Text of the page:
Mr. Wolever has an interesting war record. He enlisted in Company H, Fifty-seventh Illinois Volunteer Infantry, September 21, 1861, at Atkinson, Illinois, and was mustered out at Savannah, Georgia, December 25, 1864, on account of the expiration of his term of service. The regiment participated in the following battles: Fort Donelson, siege of Corinth, Resaca, Kingston, Rome, Altoona Pass, Savannah, Columbia, Bentonville, and Sherman's march to the sea. During the campaign in Georgia Mr. Wolever received an injury to his left arm which has left it stiff. He was a brave soldier who never shirked any duty and when he returned to private life he gave to the governing authori­ties the same obedience he rendered his superior officers when a soldier.

Other members of his family also proved their patriotism, for his brother Edward was in Company D, One Hundred and Twelfth Illinois Volunteer Infantry, serving until July 25, 1864, when he was discharged, having been wounded in the battle of Franklin. Henry C. Foster, the oldest brother of Mrs. Wolever, also served with the Illinois Volunteer Infantry. William Wolever, uncle of R. W. Wolever, was a soldier in the Civil war from De Witt county, serving in the One Hundred and Seventh Illinois Volunteer Infantry.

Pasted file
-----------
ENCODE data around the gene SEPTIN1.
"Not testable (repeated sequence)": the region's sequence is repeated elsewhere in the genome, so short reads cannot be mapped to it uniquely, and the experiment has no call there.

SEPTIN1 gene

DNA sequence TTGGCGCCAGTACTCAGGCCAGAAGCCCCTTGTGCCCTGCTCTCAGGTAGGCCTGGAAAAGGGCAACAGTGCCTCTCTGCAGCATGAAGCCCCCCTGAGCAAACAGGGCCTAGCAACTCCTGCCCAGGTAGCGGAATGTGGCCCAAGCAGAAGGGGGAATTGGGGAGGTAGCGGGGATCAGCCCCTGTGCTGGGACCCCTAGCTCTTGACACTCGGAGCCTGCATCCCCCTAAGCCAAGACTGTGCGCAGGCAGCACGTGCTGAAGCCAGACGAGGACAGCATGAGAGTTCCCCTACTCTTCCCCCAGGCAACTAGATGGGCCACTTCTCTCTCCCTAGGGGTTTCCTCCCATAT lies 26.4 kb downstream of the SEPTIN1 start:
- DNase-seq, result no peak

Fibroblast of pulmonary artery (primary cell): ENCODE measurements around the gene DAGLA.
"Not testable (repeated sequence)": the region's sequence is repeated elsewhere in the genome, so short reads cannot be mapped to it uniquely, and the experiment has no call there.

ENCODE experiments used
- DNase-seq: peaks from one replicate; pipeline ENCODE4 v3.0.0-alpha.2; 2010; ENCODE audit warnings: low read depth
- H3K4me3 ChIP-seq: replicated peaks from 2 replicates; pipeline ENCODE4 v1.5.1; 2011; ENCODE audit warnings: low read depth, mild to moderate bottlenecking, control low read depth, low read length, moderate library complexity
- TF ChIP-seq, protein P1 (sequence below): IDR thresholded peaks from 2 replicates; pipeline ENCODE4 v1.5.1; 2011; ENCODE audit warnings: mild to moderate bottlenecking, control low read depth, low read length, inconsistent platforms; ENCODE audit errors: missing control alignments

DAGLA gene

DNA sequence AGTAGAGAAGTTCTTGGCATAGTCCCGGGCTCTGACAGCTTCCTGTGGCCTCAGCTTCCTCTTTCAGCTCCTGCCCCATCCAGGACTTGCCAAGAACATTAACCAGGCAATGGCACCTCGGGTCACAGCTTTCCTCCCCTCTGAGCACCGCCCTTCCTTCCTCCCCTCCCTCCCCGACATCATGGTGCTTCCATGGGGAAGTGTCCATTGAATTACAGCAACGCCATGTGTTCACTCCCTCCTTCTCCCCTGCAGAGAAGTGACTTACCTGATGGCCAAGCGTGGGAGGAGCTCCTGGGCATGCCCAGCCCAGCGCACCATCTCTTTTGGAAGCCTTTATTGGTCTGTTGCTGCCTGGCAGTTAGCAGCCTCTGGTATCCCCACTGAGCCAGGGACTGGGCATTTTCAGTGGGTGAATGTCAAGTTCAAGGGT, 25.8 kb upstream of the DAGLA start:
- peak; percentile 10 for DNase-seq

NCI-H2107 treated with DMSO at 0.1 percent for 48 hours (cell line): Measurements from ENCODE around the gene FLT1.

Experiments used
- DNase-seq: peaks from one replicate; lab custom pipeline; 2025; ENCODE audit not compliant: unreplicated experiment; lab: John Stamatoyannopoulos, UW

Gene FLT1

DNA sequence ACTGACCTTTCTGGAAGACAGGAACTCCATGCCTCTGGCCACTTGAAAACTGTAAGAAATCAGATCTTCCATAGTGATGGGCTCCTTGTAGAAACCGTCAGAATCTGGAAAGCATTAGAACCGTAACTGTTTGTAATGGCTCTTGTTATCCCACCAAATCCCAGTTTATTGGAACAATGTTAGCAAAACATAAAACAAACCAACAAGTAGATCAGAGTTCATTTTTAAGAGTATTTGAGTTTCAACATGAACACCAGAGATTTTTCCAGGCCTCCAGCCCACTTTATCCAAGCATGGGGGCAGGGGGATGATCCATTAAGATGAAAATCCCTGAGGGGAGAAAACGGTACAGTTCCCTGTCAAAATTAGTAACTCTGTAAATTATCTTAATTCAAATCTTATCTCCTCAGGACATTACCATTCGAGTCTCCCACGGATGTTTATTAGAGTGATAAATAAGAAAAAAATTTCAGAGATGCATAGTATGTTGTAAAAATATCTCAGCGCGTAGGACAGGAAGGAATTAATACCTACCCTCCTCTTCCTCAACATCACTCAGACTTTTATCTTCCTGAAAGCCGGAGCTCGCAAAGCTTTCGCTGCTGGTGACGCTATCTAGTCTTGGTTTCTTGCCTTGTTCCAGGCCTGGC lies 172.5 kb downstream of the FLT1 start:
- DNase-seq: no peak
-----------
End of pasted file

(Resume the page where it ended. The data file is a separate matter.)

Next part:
Naturally Mr. Wolever has been interested in the Grand Army of the Republic, now belonging to R. H. Graham Post, No. 312, Department of Illinois, G. A. R. of which he is quartermaster. He has belonged to this order since 1880. He also belongs to the Modern Woodmen of America, Camp No. 118, of Atkinson, having joined it October 19, 1885, as a charter member. In December, 1886, he was elected to the office of worthy advisor in this camp, and in the following December was elected consul and served in that capacity until December, 1896, when he left the jurisdiction of that camp. Mr. Wolever has no sectarian religious associations. In political matters he agrees with the principles set forth in the platform of the republican party.

Mr. Wolever still retains one hundred and eighty-five acres of rich farming land in Cornwall township, located at the west end of Shabbona Grove. This is rented to a good tenant. Mr. Wolever has earned all he possesses through hard work, and strict economy. In all of his work he has been ably assisted by his loyal, devoted wife. They are comfortably located at No. 2029 Seventh avenue, Moline, Illinois, where their children and grandchildren love to gather, as well as their many friends, and enjoy the bountiful hospitality and friendly companionship of these two who, having done their full duty towards their family and community, can now spend the remainder of their days in peace and plenty.


History of Henry County

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Illinois Ancestors